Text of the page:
City council, union talk pensions
ISHPEMING — The Ishpeming City Council is taking steps to correct a projected pension funding shortfall by asking to close its current pension plan to new hires.
The council, at a special meeting Jan. 22, passed a resolution stating its preference to close the defined benefit plan offered through the Municipal Employees Retirement System, or MERS, to new unionized employees. Instead, the council wants to offer only a defined contribution plan to new employees in its department of public works and city hall union, who are represented by the American Federation of State, County and Municipal Employees Council 25.
The motion was made by Mayor Karl Lehmann and supported by Councilor Lindsay Bean “to respond to the AFSCME union’s offer and remain firm with the position” to close the defined benefit plan and offer the alternative.
Like many state municipalities, the city currently participates in a defined benefit plan through MERS, wherein employees are promised a defined amount based on their salary and length of service funded by the city as the employer, employee contributions and investment earnings.
State and local units of government have increasingly been replacing the defined benefit pension model with what is known as a defined contribution plan — where an employee gets exactly what he or she and the employer put in, plus or minus market performance — in an effort to reduce their pension liability.
AFSCME Council 25 staff representative John Thomas said he was aware of the council action but could not comment until he met with union members to discuss the matter.
City Manager Mark Slown said it is important to note that city leadership is not attempting to negotiate the terms of current union contracts.
“It is common practice for the union and management to enter into letters of agreement to resolve a specific issue,” Slown said. “In this case it has to do with (the fact that) Public Act 202 requires us to do a report on our pension fund — that’s due in March.”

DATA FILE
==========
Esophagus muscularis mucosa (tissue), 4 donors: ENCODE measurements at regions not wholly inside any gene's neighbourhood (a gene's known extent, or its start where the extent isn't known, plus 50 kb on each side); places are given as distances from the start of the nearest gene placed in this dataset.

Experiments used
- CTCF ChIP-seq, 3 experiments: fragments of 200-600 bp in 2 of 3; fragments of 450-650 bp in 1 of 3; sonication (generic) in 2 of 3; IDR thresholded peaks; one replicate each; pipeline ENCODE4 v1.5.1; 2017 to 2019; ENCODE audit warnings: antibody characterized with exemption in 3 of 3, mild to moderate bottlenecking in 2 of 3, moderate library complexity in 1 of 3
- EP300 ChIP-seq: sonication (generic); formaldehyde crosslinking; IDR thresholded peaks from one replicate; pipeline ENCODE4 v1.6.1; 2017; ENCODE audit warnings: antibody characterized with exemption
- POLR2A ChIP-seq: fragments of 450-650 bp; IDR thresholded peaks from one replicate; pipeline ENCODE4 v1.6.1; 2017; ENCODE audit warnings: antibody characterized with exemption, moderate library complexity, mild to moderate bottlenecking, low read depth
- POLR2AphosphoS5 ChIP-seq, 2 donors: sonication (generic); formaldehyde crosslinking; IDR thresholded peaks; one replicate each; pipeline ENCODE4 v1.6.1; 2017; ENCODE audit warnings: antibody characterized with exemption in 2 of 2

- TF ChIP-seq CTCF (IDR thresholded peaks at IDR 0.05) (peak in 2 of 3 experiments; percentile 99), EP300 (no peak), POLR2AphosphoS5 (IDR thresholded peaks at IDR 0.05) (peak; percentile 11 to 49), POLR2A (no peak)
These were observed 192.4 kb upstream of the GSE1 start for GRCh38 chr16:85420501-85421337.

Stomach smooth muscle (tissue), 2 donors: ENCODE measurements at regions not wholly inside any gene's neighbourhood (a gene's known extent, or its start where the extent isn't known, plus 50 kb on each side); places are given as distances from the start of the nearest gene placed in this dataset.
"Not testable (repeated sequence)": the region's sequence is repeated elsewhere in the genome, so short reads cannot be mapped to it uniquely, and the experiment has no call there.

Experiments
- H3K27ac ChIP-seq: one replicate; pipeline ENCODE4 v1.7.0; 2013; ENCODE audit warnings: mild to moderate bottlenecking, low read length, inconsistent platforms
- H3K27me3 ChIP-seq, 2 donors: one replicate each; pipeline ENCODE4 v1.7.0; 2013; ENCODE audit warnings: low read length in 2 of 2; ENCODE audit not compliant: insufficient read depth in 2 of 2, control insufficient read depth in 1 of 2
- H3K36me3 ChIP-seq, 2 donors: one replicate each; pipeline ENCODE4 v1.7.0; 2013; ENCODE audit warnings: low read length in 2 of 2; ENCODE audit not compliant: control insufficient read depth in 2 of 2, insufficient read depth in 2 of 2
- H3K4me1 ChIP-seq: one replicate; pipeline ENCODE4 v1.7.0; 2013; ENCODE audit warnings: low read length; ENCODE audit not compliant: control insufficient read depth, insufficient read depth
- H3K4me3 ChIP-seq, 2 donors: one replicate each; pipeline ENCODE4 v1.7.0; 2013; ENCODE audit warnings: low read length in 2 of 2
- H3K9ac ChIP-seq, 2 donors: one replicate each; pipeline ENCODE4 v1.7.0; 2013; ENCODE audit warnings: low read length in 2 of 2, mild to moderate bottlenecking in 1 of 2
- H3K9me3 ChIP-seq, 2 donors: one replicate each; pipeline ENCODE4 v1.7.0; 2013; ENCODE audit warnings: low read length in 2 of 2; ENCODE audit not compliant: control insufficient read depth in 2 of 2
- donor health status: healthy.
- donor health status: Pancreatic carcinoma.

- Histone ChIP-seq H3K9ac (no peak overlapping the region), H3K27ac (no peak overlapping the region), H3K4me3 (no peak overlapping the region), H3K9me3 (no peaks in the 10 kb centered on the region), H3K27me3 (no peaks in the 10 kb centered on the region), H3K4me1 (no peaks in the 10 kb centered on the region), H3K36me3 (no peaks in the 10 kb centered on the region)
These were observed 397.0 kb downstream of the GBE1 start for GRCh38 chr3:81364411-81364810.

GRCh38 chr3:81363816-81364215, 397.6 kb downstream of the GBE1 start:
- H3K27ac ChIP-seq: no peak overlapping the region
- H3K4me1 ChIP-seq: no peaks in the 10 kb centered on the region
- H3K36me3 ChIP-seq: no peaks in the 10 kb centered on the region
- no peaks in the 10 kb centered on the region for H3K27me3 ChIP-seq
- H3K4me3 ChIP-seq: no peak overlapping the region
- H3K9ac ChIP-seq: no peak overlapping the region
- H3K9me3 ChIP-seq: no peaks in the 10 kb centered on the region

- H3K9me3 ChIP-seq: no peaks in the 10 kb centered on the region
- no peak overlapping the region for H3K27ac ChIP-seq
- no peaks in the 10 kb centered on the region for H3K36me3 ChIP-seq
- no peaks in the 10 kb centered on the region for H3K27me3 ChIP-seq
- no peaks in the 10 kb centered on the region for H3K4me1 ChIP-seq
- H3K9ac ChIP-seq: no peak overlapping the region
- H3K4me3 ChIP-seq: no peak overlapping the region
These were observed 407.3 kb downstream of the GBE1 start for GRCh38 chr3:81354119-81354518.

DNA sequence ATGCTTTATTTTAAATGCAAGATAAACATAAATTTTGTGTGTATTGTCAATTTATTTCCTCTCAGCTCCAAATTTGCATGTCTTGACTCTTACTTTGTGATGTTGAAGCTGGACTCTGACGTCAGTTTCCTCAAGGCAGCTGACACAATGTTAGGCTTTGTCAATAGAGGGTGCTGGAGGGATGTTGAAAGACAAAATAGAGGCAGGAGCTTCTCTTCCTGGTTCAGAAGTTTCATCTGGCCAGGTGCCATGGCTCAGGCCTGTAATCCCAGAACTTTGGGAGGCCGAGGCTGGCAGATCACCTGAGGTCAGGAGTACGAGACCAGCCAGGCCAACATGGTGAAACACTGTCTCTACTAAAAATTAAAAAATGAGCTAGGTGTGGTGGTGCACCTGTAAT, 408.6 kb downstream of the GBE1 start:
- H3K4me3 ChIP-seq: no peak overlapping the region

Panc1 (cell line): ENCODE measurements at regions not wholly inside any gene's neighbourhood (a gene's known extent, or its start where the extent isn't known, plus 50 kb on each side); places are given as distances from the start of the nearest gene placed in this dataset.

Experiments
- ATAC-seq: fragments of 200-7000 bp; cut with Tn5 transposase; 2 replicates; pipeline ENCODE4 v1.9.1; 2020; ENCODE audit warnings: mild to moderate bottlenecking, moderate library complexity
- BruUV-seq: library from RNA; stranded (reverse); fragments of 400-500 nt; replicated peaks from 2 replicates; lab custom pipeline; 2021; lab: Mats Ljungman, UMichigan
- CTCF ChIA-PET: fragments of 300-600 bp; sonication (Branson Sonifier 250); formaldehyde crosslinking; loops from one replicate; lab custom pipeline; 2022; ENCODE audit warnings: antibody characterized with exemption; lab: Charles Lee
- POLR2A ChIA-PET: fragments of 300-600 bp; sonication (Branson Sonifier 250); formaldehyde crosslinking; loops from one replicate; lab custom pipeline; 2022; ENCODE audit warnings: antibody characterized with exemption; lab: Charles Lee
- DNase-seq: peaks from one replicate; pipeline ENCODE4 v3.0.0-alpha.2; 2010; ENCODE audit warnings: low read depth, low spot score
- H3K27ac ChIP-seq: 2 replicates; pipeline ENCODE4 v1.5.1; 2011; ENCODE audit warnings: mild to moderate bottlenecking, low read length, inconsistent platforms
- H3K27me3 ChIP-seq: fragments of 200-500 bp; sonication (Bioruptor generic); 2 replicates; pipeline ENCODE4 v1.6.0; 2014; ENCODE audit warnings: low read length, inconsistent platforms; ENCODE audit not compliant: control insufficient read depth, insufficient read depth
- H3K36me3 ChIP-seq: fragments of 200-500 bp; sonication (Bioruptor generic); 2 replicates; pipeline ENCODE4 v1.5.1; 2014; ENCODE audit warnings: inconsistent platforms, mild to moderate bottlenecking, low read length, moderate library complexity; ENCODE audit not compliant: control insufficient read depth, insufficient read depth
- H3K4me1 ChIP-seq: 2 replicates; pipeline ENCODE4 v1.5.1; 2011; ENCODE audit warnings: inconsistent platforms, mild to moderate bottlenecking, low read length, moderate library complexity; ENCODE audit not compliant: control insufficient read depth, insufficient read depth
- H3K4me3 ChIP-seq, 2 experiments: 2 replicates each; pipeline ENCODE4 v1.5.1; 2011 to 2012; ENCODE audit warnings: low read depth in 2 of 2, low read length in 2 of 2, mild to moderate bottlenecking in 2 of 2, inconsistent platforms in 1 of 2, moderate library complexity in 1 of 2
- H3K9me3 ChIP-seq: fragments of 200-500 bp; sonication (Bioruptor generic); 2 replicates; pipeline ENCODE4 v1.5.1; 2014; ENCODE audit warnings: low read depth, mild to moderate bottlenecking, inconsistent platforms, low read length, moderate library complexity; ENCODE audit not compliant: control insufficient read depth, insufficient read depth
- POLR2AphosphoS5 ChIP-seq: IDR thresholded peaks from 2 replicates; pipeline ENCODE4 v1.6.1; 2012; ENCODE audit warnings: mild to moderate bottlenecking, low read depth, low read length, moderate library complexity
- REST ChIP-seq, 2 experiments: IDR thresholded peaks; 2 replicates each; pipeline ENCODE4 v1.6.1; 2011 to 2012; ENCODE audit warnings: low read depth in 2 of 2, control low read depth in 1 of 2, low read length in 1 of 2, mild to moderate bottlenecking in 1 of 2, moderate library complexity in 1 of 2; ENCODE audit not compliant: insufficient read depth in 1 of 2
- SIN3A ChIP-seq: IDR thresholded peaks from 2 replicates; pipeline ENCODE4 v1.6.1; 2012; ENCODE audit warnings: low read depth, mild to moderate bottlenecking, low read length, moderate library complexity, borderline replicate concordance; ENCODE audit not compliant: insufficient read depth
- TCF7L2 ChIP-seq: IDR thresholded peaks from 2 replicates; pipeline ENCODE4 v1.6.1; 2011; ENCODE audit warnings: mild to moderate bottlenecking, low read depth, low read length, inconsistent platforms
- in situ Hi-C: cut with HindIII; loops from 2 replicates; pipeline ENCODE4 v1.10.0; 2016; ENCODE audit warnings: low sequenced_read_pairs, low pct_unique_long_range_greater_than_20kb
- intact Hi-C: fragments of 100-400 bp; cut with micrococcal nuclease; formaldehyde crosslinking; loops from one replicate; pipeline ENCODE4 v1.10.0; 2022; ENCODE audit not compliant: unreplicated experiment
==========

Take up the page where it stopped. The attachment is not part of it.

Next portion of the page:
Ishpeming is one of just over 100 local units of government facing renewed scrutiny under Public Act 202, which passed the Michigan Legislature in December 2017.
The act implements recommendations from the Responsible Retirement Reform Task Force to address unfunded pension and retiree health care liabilities in the 600 cities, villages, townships and counties in Michigan that provide those benefits to their employees.
Under the law, a municipally held employee pension system that is less than 60 percent funded and requires an annual contribution which constitutes more that 10 percent of the municipality’s general fund operating revenue would fall into an “underfunded status.”
Ishpeming is facing just such a situation.
Slown said the city is currently committing 13 percent of its operating revenues toward pension liability and the pension is only 51 percent funded.
“The big picture is there is $8 million of unfunded liability in our MERS plan,” Slown said during a Jan. 24 phone interview. “It is going to be difficult, if not impossible to fund that gap, so we have to find something different that can be done.”
Ishpeming is by no means alone. According to the Mackinac Center for Public Policy, which has published many studies and articles on public employee pensions, pensioners are the largest group of creditors that governments have.
A Michigan Department of Treasury report shows several Marquette County municipalities are likely to face the same scrutiny as Ishpeming.
Forsyth Township’s pension plan is 52 percent funded, the Marquette Board of Light and Power is 57 percent funded, the Marquette County Road Commission is 44 percent funded, and the city of Negaunee is 55 percent funded.
Current pensions, Slown noted, cannot be reduced, according to the Michigan Constitution.
“The accrued financial benefits of each pension plan and retirement system of the state and its political subdivisions shall be a contractual obligation thereof which shall not be diminished or impaired thereby,” the constitution states.
MERS Regional Manager Terra Langham said she has met with city officials several times over the past 12 months to help the city find a solution.
“We have come up with several different action items for the city,” Langham said. “In the end, it’s something they have to negotiate (with the union).”
Lisa Bowers can be reached at 906-228-2500, ext. 242. Her email address is firstname.lastname@example.org.